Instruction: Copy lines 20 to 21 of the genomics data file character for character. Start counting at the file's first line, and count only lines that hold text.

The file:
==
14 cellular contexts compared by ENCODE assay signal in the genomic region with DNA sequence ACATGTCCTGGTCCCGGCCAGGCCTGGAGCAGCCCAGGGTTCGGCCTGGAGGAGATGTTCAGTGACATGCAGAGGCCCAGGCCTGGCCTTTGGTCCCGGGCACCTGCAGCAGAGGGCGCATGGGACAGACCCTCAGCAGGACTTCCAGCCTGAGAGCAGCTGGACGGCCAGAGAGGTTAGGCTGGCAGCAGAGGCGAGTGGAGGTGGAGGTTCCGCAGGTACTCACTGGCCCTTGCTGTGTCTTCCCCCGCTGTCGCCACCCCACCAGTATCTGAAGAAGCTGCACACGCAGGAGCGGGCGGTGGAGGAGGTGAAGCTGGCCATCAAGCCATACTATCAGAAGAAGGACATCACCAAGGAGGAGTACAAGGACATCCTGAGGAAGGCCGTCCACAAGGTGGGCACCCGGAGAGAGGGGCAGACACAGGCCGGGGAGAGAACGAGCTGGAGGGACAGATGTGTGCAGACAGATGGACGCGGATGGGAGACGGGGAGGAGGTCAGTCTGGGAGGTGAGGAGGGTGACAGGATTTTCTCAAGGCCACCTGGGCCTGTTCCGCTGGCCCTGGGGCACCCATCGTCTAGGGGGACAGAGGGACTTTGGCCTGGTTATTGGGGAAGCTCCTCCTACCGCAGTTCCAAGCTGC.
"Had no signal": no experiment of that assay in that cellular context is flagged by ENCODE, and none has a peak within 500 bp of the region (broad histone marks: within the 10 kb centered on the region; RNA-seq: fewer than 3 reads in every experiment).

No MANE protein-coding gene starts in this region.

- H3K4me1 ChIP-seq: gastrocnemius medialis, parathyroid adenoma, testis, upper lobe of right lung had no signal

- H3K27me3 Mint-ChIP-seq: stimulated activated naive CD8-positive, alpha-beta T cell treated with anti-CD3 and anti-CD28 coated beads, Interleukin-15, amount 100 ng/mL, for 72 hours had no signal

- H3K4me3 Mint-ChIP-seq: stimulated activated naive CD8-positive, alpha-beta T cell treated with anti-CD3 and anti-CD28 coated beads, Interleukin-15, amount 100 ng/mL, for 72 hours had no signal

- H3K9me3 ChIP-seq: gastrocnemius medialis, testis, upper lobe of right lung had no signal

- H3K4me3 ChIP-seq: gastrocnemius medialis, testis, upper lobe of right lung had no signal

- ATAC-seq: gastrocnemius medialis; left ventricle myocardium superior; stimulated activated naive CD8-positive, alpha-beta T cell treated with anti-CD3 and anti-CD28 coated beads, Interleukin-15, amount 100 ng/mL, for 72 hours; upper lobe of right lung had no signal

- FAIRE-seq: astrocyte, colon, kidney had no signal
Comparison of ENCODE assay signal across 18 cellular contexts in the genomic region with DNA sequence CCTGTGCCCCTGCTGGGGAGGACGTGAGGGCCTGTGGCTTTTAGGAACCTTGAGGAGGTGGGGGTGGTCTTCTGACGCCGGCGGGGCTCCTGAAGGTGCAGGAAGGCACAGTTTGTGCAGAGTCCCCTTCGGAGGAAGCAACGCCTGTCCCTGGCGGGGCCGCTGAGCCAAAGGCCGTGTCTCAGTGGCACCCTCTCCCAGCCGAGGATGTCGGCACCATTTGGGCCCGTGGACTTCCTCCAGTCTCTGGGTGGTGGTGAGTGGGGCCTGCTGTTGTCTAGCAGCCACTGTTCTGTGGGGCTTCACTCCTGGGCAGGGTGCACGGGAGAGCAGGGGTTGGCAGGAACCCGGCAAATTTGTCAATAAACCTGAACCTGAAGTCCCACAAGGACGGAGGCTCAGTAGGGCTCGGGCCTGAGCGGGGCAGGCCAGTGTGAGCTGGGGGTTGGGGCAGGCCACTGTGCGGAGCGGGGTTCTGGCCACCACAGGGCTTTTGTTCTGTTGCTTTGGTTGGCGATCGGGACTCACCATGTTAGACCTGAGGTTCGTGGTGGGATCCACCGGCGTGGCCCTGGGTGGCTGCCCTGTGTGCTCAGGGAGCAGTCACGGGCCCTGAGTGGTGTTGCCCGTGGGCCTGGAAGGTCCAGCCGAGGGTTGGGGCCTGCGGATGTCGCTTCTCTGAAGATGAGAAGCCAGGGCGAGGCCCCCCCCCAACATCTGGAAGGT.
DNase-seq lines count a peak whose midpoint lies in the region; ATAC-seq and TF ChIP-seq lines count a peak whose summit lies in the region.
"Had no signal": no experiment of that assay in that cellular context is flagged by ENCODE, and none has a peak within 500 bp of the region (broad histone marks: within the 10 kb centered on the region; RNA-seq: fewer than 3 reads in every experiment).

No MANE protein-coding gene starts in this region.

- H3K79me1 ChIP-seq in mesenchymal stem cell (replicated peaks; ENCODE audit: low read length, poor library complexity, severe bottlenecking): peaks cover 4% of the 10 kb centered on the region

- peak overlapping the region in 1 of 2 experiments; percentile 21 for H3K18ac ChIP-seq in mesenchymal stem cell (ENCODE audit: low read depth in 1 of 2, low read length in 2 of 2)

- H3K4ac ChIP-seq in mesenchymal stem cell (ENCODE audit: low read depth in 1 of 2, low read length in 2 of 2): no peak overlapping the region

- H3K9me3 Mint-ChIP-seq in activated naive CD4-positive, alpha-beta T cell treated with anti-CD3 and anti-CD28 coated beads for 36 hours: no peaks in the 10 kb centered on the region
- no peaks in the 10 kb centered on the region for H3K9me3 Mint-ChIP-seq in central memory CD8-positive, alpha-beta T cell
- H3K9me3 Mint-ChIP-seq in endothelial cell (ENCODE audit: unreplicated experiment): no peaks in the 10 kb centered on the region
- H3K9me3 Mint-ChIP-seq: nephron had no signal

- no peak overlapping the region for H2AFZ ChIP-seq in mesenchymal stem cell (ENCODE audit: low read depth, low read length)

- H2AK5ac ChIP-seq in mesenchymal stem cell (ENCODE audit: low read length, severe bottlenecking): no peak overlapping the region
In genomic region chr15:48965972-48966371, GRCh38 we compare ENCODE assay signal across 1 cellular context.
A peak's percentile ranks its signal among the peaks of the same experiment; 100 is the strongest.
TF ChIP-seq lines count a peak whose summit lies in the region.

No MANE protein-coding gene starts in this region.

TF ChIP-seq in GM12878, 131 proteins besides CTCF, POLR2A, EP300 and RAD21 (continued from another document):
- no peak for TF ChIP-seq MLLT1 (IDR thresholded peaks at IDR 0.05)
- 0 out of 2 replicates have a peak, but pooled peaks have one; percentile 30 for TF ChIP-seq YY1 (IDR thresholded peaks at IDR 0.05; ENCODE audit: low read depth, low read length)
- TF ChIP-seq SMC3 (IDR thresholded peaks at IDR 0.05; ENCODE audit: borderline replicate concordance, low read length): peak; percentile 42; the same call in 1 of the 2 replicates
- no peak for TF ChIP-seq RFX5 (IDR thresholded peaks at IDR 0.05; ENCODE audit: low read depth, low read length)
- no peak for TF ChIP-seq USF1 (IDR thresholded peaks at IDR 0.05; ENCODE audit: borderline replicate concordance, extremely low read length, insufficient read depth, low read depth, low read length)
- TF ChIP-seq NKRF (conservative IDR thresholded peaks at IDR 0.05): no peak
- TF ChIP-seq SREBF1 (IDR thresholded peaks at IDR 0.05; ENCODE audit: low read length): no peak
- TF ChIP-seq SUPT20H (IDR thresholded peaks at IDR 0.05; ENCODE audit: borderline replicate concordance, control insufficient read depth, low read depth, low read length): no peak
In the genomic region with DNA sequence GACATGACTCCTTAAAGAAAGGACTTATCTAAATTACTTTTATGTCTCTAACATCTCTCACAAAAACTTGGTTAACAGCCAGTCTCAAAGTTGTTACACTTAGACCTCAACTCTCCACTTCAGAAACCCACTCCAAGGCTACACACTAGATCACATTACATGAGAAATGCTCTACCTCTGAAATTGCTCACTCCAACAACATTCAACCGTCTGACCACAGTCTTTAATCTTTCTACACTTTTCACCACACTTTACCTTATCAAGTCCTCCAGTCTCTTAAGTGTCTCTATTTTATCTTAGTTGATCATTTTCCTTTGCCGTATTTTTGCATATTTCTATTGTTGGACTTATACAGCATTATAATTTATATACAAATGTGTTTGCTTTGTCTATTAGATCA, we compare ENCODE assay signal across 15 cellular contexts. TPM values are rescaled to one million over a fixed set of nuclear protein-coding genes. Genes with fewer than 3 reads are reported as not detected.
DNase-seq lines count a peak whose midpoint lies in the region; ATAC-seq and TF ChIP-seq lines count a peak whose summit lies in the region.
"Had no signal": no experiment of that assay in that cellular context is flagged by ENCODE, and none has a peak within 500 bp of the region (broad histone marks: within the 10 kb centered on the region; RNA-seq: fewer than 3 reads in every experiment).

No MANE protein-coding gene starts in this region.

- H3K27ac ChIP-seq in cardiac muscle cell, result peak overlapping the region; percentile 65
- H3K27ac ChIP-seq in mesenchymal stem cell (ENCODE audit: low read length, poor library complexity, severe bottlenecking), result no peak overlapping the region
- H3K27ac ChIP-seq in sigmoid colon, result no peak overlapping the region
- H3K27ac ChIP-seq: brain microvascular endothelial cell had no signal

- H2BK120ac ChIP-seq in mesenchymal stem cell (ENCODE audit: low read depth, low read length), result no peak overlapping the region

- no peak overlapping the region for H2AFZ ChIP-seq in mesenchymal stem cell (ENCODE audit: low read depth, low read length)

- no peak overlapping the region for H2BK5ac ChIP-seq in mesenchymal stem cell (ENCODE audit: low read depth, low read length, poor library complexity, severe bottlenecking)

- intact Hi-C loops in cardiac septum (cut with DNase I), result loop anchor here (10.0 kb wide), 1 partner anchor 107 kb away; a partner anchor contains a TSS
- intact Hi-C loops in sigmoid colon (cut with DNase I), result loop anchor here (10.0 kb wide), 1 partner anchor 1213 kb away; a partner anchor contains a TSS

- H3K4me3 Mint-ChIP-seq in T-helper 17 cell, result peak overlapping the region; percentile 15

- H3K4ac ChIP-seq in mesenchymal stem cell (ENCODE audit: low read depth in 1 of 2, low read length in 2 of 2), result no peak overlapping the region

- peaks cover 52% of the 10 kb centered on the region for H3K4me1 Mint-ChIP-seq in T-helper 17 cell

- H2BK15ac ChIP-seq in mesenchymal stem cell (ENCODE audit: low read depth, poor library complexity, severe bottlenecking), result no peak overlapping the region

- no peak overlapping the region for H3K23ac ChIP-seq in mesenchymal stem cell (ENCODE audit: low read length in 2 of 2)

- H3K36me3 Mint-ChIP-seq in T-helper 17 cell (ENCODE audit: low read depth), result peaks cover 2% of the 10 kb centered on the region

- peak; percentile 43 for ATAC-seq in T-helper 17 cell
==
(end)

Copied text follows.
- H3K9me3 Mint-ChIP-seq in endothelial cell (ENCODE audit: unreplicated experiment): no peaks in the 10 kb centered on the region
- H3K9me3 Mint-ChIP-seq: nephron had no signal